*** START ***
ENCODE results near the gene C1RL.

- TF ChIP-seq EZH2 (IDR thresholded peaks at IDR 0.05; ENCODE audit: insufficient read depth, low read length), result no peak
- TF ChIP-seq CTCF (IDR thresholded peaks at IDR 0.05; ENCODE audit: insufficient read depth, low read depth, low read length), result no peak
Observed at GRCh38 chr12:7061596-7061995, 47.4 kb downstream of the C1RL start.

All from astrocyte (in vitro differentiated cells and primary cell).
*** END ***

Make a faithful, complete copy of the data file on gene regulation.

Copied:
ENCODE results near the gene C1RL.

- TF ChIP-seq EZH2 (IDR thresholded peaks at IDR 0.05; ENCODE audit: insufficient read depth, low read length), result no peak
- TF ChIP-seq CTCF (IDR thresholded peaks at IDR 0.05; ENCODE audit: insufficient read depth, low read depth, low read length), result no peak
Observed at GRCh38 chr12:7061596-7061995, 47.4 kb downstream of the C1RL start.

All from astrocyte (in vitro differentiated cells and primary cell).